Everytime I've been to the Doctors previous, my weight has come up - when I havnt even gone in about anything to do with my weight! So this 'new' Doctor ACTUALLY behaving appropriately, focussing on the matter at hand, was awesome. Needless to say, I will be requesting to change to her permanently. Very efficient, and friendly, lady.

rebelle March 21st, 2010 | Link | It's good to hear that some

It's good to hear that some docs can stick to the topic at hand. I have a pretty good nurse practitioner right now. She does not bring up my weight. It is probably because, after learning the hard way (a doctor who kept exhorting me to lose weight, when I'd come in for an eczema problem!), I sent her office a fax stating they were to mark my file "do not weigh," to treat my complaint rather than attempt to treat my size, and not bring up weight-loss measures unless I asked them for that advice. But, all the same, she and the rest of that office have respected my request for three years and counting. Smiling

Alyssa March 25th, 2010 | Link | Do Doctors Discuss Obesity?

Thanks for sharing this article, and thanks for everyone's responses. I particularly like the idea of faxing my doctor(s) to place a "do not weigh" note in my file. Myself, I have had very mixed experiences with doctors on this issue over the years. My current peeve is specialists, like an allergist, whose office insists on taking my weight every visit. WTF? How is that relevant? When I refuse, the nurse gets huffy. Too bad.

About ten years ago, I had a primary care doctor PCP who suggested gastric bypass surgery. It was not a coincidence that the hosptial where she practiced had just opened a new "bariatric center" that specialized in WLS. I asked her if she was aware of the risks of WLS and high mortality rates and cited the stats. That shut her up. She had not done her homework. This was just a sales call.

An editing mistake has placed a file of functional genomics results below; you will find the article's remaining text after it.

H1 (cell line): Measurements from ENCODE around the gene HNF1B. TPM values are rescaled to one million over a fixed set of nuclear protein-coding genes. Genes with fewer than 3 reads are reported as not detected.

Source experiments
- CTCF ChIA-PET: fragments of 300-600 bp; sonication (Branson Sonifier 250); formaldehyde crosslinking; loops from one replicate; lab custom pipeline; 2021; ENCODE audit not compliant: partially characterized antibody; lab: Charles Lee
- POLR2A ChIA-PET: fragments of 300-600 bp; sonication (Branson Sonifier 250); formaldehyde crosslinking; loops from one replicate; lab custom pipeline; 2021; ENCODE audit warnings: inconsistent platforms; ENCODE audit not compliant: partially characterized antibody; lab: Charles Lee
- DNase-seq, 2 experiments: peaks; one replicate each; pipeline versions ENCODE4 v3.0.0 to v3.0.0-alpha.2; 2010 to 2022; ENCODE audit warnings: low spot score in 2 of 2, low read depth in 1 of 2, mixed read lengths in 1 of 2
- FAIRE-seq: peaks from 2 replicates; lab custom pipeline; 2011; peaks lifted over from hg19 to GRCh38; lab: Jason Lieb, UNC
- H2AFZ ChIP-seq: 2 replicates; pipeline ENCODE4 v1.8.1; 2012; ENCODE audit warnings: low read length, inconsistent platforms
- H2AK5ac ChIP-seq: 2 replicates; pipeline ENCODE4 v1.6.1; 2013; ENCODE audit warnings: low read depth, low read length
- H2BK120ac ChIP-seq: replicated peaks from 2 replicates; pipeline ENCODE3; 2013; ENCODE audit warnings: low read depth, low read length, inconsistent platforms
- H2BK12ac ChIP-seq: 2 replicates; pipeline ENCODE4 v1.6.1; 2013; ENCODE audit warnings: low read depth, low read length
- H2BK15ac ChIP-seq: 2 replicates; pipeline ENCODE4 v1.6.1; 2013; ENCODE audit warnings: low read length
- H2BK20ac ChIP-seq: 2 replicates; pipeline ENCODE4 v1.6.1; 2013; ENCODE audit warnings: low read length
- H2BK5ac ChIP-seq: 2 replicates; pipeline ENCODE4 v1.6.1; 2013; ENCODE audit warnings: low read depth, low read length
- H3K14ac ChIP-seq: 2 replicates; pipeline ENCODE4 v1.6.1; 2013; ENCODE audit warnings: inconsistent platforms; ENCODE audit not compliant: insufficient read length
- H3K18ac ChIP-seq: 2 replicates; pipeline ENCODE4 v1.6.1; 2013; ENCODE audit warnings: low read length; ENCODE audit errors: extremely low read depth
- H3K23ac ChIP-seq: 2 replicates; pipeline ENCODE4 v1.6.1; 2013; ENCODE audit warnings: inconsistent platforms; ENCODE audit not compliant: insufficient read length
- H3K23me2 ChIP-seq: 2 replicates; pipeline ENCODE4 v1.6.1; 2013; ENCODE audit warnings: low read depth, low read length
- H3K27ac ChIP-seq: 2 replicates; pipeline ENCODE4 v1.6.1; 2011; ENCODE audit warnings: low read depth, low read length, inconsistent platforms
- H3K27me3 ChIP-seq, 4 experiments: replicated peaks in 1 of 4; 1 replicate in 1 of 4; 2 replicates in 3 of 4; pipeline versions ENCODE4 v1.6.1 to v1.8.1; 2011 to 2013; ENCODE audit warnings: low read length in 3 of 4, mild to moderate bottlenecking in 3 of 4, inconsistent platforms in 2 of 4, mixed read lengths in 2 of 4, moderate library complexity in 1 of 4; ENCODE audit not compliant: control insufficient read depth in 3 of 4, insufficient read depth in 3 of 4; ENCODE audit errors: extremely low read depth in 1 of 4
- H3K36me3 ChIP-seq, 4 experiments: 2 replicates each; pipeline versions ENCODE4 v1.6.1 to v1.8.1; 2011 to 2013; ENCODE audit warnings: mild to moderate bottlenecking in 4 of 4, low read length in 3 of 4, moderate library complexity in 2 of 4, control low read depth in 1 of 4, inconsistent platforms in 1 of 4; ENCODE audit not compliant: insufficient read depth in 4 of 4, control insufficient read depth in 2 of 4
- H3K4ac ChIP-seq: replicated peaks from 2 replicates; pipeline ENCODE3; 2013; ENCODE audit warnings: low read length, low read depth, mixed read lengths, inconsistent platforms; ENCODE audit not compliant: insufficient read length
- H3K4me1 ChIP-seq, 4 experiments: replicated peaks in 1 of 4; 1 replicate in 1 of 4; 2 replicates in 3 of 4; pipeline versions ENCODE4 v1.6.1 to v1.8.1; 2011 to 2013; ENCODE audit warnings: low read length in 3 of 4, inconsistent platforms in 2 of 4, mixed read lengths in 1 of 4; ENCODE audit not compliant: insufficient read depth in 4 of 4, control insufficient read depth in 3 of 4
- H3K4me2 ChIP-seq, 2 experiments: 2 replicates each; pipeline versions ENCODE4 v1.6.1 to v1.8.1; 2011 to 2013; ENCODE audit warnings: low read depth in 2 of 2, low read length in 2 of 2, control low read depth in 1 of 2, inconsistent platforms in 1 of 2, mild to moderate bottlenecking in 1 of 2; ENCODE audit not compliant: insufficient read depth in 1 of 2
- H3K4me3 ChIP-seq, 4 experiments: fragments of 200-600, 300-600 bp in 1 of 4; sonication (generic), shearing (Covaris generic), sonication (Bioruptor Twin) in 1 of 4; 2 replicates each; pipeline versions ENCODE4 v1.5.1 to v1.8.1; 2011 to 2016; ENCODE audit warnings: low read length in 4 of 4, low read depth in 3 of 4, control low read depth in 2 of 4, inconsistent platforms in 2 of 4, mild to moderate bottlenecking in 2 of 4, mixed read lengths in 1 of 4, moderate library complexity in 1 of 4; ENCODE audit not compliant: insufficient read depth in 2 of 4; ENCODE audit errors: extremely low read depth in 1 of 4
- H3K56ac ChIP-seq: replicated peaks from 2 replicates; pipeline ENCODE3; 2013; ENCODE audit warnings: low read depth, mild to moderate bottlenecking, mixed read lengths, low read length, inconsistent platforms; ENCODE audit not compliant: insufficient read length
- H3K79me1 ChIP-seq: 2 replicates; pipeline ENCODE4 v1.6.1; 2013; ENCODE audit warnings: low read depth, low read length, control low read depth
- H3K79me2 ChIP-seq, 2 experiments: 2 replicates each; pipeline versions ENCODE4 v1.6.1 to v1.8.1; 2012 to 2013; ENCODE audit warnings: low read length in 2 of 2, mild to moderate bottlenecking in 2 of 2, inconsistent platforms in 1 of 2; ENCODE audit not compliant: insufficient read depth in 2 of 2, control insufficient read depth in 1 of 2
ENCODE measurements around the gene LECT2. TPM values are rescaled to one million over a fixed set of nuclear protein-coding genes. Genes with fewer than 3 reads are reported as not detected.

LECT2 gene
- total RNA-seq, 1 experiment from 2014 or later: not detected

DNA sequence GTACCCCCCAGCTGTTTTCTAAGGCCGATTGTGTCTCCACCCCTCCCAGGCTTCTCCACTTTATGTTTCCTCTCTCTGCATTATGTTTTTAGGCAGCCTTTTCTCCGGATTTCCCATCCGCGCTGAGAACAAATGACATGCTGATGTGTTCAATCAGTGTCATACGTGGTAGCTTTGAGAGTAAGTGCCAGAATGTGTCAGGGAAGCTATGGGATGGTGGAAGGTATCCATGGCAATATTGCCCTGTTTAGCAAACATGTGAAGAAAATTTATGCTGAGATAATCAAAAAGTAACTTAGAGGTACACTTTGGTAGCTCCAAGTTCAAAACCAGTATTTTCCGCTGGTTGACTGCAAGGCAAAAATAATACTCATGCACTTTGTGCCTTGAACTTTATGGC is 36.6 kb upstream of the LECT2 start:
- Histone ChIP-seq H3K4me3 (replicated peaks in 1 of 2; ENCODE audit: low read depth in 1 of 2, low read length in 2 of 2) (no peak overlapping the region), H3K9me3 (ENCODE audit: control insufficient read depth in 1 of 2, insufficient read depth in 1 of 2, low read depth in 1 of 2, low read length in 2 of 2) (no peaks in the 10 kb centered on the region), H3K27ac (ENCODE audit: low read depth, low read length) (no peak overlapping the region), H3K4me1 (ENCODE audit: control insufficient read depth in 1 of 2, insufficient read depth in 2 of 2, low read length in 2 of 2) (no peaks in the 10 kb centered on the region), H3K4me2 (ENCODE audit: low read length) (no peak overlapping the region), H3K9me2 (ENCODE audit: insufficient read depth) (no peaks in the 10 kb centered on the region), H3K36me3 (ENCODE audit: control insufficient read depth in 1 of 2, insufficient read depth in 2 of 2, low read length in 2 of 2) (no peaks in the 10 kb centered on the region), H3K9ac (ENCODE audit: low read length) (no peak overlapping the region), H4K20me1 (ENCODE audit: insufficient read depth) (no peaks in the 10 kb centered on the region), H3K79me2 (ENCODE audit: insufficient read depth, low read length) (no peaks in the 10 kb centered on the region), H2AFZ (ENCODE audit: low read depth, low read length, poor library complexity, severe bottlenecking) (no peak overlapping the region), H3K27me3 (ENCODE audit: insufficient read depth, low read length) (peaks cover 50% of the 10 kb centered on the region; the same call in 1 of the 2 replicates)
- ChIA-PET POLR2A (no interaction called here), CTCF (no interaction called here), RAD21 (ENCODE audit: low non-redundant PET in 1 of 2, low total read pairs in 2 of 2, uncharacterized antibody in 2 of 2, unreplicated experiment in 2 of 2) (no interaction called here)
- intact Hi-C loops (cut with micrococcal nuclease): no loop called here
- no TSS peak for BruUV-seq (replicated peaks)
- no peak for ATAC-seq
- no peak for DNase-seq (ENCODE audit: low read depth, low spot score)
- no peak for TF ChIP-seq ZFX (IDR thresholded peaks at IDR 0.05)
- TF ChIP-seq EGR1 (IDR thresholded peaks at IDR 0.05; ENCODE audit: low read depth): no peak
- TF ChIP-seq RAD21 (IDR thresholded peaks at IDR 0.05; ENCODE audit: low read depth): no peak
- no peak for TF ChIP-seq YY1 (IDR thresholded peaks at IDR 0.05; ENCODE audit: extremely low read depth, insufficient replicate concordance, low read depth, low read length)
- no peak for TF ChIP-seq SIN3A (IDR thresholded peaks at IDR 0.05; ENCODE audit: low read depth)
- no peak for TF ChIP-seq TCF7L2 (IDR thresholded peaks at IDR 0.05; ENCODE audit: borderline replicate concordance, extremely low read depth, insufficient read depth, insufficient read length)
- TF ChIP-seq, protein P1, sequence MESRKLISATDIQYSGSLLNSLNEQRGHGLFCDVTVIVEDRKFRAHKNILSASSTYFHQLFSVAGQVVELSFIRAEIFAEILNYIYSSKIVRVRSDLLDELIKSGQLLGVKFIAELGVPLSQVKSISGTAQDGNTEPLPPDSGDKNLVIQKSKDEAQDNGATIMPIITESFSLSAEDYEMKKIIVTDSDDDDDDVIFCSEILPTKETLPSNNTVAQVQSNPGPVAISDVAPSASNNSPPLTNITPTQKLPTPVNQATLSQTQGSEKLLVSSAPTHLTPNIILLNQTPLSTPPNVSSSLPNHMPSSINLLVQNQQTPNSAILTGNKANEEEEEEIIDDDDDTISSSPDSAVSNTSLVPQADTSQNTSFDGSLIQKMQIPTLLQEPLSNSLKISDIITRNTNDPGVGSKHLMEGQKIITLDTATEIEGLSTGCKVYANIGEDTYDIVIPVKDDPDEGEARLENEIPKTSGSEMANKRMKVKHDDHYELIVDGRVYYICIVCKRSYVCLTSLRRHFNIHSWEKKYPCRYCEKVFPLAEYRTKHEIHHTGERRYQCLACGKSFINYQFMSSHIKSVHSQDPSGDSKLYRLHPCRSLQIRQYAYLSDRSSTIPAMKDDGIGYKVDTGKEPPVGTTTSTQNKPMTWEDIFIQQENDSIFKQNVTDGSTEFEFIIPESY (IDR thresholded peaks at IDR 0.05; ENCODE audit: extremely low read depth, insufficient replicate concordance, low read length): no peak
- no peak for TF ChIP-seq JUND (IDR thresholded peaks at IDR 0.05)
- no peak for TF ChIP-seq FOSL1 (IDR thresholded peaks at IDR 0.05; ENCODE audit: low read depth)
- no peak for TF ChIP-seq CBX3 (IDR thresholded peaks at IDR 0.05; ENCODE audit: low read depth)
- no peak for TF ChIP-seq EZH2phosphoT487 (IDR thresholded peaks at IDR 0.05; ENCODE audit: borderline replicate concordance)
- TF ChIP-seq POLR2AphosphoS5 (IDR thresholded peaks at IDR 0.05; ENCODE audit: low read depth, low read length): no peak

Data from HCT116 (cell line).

My crrent PCP is a mixed bag. Ironically, she is fat herself, but she uses the technique " a 5% to 10% weight loss will improve your health." Yeah, right. I think this is a passive aggressive approach. I fully expect if I lost 5% to 10%, she would then tell me to lose 5% to 10% more and so forth and so forth.

I like to think fewer doctors bring up obesity and weight loss because they have read the statistics that 98% of those who diet lose weight gain it back, and secondly the medical establishment has no real "solution" for obesity other than lecturing and shaming, but I might be overly optimistic.

DeeLeigh's picture
DeeLeigh
March 25th, 2010 | Link | There is actually good

There is actually good evidence that being 5-10% below your maximum weight reduces health risks.

However, I've never had a doctor ask about my maximum weight before telling me lose 5-10%. I was told to lose 5-10% when I was maintaining a weight 20% below my maximum. They also don't ask how active you are before they tell you to exercise more, and they don't ask how much or how you eat before they start making assumptions and recommendations about diet.

The complete lack of logical thinking often makes me wonder how they made it through medical school. I find that I have less respect for the medical profession because of this kind of thing.

Beanietude's picture
Beanietude
March 25th, 2010 | Link | I hear that. I usually go